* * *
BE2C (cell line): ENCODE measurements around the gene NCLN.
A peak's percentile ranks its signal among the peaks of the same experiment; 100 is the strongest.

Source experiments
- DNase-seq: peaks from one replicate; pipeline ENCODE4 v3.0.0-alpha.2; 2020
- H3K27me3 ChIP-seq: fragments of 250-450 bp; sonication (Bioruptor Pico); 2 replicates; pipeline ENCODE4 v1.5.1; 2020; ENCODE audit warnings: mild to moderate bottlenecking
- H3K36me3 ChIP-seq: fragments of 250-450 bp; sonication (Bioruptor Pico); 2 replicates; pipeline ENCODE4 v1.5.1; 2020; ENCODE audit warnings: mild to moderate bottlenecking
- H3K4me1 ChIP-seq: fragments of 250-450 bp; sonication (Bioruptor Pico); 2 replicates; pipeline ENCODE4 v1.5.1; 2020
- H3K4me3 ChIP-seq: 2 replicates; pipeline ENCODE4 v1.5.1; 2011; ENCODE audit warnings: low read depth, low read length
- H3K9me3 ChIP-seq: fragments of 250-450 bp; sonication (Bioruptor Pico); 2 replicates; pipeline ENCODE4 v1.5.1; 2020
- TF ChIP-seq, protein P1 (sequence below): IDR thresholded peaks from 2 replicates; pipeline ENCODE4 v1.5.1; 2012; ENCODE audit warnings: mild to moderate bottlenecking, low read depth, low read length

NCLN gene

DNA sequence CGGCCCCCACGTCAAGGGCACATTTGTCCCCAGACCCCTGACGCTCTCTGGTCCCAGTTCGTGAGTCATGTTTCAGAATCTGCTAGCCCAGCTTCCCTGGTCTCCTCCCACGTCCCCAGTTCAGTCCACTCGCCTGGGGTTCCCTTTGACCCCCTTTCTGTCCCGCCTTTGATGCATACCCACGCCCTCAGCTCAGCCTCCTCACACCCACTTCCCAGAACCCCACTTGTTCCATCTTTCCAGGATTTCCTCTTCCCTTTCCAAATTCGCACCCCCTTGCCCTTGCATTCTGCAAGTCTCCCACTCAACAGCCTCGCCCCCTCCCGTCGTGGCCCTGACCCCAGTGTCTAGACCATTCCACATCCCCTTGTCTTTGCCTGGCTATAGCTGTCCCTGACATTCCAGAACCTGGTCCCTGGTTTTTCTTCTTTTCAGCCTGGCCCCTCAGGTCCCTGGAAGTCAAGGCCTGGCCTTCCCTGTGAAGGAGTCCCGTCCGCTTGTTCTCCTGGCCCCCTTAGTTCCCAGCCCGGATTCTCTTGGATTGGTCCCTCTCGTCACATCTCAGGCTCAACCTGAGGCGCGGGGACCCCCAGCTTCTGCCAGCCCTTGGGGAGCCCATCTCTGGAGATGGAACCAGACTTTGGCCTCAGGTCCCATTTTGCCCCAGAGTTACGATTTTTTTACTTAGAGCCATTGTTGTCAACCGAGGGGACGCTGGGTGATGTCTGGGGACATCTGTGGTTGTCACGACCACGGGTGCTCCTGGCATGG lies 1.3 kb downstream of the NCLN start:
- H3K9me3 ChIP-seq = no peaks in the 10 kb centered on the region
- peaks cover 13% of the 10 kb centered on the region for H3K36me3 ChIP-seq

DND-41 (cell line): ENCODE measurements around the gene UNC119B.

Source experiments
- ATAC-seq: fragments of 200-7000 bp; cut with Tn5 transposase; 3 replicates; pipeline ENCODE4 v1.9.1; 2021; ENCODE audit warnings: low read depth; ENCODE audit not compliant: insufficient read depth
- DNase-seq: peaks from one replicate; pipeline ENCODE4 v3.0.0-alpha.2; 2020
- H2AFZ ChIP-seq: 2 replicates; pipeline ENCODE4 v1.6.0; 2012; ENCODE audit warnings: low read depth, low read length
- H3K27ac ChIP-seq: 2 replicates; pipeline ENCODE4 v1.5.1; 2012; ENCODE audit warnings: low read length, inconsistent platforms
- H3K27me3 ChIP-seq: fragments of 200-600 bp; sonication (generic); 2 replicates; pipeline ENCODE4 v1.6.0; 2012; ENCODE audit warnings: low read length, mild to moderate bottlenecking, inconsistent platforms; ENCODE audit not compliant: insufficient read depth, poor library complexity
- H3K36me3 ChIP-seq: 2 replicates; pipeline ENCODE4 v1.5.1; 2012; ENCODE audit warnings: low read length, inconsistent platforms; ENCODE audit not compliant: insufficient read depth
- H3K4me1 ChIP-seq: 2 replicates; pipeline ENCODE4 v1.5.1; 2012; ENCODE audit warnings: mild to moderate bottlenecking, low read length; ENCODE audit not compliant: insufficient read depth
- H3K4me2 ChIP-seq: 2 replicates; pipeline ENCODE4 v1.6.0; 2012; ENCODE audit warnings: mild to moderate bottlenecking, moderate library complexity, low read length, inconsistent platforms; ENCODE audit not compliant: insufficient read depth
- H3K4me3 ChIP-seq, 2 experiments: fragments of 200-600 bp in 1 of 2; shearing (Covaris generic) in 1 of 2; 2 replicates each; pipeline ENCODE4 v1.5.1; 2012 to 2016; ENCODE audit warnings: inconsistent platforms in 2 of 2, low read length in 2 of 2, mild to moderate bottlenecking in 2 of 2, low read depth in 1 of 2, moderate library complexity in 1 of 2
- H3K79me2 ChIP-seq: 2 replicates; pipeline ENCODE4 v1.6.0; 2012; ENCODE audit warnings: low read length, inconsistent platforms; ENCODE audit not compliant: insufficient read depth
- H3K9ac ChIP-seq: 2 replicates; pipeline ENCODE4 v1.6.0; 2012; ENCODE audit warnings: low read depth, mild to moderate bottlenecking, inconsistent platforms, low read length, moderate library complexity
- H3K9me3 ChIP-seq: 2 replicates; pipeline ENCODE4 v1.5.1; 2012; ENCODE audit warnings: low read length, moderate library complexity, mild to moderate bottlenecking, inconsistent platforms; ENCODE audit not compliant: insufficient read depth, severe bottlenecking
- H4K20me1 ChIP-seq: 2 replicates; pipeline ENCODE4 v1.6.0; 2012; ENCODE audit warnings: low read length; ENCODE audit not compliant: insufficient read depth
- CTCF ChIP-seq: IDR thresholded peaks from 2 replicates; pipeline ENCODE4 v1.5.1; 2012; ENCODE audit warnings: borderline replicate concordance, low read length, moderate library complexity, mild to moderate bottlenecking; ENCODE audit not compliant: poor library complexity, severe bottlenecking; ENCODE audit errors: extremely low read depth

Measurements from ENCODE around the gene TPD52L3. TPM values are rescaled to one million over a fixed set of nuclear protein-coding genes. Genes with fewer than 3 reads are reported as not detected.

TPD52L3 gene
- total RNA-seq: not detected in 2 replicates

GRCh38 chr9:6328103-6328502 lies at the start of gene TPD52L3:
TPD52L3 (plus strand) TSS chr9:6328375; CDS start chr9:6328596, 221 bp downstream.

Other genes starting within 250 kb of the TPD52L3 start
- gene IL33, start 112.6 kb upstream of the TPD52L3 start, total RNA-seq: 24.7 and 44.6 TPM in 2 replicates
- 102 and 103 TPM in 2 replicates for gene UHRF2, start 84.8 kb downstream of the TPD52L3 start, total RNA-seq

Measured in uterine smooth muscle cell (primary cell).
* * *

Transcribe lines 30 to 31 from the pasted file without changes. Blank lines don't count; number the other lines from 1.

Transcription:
- CTCF ChIP-seq: IDR thresholded peaks from 2 replicates; pipeline ENCODE4 v1.5.1; 2012; ENCODE audit warnings: borderline replicate concordance, low read length, moderate library complexity, mild to moderate bottlenecking; ENCODE audit not compliant: poor library complexity, severe bottlenecking; ENCODE audit errors: extremely low read depth

Measurements from ENCODE around the gene TPD52L3. TPM values are rescaled to one million over a fixed set of nuclear protein-coding genes. Genes with fewer than 3 reads are reported as not detected.